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Legislative Action Sought in Predatory Contracting PDF Print
Written by Steve Frank   
Wednesday, 15 June 2011 06:04

An Ashe realtor has taken on the predatory pavers working the western part of the state, emailing the press, legislators and law enforcement, expressing frustration over the pavers skirting the law. Brad Collins attached news articles on from other areas about a Frank Small, a paver apparently calling on property owners in the High Country area for a number of years.  Collins wrote to legislators Jonathan Jordan and Dan Soucek saying, “Since contacting local law enforcement, the local District Attorney Jerry Wilson, the local SBI unit, and the NC Attorney General this week...no one plans to arrest Small or charge him with anything!” He said “I have contacted law enforcement in three other states which have all charged him, and he has pending court dates.”  Collins said that the problem is with a loop hole in the NC Contractor licensing law, allowing construction work costing under $30,000 with little regulation. He told the legislators “this can be fixed by establishing a Sub-Standard license. This means individuals performing work under $30,000 must form a corporation, submit NC and Federal tax numbers, proof of insurance, background check, be bonded, and be regulated by the NC licensing Board for General Contractors.”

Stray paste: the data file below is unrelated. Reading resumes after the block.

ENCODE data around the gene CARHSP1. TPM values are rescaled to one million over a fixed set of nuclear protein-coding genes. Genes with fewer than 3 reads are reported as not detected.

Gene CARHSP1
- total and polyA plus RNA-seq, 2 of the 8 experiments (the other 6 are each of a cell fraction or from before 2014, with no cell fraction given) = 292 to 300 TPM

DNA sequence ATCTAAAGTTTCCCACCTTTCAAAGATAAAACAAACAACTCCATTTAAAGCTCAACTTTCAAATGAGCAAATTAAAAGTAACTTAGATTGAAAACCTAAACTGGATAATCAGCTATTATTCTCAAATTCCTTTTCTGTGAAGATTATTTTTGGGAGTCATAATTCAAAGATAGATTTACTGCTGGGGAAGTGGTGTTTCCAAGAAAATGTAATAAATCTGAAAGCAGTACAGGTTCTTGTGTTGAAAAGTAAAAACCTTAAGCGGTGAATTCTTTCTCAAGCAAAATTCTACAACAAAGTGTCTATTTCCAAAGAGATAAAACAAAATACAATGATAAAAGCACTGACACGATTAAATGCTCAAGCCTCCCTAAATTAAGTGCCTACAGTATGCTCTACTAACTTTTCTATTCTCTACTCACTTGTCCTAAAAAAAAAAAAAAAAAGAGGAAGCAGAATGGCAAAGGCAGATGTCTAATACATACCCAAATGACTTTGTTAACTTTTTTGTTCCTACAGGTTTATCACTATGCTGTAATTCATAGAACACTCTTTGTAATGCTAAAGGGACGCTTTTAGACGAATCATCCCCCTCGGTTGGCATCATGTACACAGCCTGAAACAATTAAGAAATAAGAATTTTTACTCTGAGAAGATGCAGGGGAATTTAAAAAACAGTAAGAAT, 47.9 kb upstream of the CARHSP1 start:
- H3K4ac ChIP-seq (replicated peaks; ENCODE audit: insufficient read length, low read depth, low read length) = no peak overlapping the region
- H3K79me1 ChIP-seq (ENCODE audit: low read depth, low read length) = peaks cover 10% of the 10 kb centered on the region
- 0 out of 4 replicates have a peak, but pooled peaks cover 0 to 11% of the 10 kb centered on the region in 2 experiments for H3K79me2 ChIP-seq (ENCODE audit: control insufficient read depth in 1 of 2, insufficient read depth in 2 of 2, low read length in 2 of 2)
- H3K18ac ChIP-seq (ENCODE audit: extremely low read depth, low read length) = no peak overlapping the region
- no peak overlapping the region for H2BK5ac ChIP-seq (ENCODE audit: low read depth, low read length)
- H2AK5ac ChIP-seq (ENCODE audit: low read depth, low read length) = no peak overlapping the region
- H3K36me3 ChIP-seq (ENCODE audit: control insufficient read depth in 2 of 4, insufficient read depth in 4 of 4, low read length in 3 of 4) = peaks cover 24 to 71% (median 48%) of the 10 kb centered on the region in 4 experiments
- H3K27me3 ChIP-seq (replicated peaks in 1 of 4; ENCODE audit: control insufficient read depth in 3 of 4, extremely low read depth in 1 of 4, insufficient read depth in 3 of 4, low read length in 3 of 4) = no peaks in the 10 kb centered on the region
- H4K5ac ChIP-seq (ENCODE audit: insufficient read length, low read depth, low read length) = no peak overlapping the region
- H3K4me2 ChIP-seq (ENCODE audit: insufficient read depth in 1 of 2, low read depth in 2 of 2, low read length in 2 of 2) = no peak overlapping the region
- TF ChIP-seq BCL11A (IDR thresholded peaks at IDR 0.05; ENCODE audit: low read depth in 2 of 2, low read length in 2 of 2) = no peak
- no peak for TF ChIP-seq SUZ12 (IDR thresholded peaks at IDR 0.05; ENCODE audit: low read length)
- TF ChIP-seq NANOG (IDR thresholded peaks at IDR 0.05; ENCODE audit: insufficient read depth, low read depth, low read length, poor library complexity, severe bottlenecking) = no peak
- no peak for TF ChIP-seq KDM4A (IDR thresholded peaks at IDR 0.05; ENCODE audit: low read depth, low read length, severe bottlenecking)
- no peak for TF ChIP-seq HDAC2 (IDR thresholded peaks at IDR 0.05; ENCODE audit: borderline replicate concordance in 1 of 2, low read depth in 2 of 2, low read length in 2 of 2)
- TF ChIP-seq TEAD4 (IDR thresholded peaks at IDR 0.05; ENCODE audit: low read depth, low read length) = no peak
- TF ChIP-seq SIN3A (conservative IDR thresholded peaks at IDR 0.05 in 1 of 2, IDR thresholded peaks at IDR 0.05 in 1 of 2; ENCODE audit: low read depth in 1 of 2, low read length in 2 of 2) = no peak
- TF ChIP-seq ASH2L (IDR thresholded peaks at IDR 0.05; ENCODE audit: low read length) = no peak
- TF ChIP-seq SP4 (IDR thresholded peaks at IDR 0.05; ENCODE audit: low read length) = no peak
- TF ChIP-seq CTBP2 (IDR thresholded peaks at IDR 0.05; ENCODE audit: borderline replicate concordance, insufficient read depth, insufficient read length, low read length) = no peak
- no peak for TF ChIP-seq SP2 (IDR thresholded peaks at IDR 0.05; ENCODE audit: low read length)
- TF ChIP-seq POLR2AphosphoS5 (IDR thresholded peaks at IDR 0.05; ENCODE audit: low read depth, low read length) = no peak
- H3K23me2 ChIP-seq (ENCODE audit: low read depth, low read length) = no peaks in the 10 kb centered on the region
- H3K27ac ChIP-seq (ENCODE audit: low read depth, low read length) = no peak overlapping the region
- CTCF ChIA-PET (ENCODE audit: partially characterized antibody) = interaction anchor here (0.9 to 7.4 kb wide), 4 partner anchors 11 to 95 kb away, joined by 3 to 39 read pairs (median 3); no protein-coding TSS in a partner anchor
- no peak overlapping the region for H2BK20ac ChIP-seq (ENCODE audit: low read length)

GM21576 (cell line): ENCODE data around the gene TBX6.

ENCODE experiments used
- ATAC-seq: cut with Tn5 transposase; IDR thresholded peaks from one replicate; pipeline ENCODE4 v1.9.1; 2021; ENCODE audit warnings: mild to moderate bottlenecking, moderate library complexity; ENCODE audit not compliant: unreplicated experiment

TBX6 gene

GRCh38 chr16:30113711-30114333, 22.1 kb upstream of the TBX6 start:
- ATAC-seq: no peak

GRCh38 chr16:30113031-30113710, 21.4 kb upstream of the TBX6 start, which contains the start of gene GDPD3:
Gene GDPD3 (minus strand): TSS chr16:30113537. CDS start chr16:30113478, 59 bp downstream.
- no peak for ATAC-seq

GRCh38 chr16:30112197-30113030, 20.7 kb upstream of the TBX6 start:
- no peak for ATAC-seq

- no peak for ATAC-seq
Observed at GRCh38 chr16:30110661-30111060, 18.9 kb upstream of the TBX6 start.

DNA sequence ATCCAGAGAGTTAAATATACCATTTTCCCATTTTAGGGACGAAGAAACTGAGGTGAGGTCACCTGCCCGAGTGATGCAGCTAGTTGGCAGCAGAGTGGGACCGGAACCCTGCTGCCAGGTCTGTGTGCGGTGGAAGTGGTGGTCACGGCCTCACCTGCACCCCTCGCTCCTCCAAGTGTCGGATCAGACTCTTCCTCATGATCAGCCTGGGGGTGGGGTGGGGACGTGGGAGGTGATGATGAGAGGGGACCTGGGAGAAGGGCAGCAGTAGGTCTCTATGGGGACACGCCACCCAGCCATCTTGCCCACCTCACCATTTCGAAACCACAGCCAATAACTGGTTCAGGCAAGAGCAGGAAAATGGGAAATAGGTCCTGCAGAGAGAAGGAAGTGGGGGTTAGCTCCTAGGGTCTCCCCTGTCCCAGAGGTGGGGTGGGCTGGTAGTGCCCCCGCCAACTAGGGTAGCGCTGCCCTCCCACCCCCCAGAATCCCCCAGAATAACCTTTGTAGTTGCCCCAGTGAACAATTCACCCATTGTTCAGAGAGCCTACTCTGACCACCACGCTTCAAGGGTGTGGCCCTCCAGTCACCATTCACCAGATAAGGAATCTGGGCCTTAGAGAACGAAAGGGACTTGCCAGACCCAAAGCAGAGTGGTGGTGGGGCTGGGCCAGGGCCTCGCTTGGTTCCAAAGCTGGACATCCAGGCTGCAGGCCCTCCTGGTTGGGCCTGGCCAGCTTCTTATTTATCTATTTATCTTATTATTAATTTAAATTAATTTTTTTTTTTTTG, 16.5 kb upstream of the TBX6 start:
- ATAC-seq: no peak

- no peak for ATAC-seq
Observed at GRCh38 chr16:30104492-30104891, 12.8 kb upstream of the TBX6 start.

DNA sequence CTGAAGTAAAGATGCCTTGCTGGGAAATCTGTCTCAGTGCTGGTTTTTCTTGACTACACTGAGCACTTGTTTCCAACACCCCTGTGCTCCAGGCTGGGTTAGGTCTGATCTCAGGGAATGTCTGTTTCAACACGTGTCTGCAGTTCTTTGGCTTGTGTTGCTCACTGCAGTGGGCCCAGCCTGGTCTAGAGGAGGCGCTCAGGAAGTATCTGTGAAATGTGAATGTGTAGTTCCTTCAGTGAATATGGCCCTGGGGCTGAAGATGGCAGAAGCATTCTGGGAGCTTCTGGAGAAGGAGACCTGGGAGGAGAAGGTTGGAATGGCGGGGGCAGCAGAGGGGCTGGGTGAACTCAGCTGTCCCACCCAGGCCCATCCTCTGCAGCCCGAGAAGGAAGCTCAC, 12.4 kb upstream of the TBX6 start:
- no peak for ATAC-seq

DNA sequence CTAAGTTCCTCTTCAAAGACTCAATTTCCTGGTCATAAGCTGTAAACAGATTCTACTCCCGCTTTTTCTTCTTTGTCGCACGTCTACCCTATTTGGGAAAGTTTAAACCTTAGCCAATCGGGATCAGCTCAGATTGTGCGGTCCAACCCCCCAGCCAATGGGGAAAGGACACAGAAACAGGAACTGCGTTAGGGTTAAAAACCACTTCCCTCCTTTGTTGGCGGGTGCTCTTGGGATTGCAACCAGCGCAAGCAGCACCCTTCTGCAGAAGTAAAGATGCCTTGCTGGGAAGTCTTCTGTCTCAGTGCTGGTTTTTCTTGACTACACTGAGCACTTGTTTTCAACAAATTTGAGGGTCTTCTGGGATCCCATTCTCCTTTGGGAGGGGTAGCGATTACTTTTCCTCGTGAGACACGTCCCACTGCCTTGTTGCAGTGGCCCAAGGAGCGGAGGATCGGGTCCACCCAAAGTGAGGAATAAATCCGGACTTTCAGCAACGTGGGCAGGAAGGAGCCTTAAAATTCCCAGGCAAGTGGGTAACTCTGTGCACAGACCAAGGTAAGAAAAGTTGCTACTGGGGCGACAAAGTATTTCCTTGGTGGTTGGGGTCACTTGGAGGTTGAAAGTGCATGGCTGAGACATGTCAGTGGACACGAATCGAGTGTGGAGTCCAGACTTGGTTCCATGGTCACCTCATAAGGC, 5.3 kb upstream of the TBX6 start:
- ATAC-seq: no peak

I asked the NC Attorney General’s office about Small and was told that there was nothing eminent against him, Jennifer Canada saying that they have seen information linking Small as doing business with Platinum Paving which is in the process of prosecution, but she said Small is not a defendant. She said “We anticipate getting a default judgment and permanent injunction against Mr. Todd Whittaker d/b/a Platinum Paving later this summer.” Numerous complaints were filed against him and that firm last summer, leading to a restraining order and to the AG office action.  Canada said to “Please encourage other victims of Mr. Whittaker you may hear from to file complaints with us, we can include them in the court judgment and also report the transaction to revenue officials.” She listed several other paving firms that are being prosecuted by the AG’s office in the state. Law enforcement in the area report complaints about Frank Small, but that most appear to be civil matters, and their hands are tied by the legal loopholes. Sheriff James Williams in Ashe said such operators know “how to walk on the edge of the law.” Bottom line—deal with contractors you know or can check thoroughly, and know you have three days to back out of any such contract.

  
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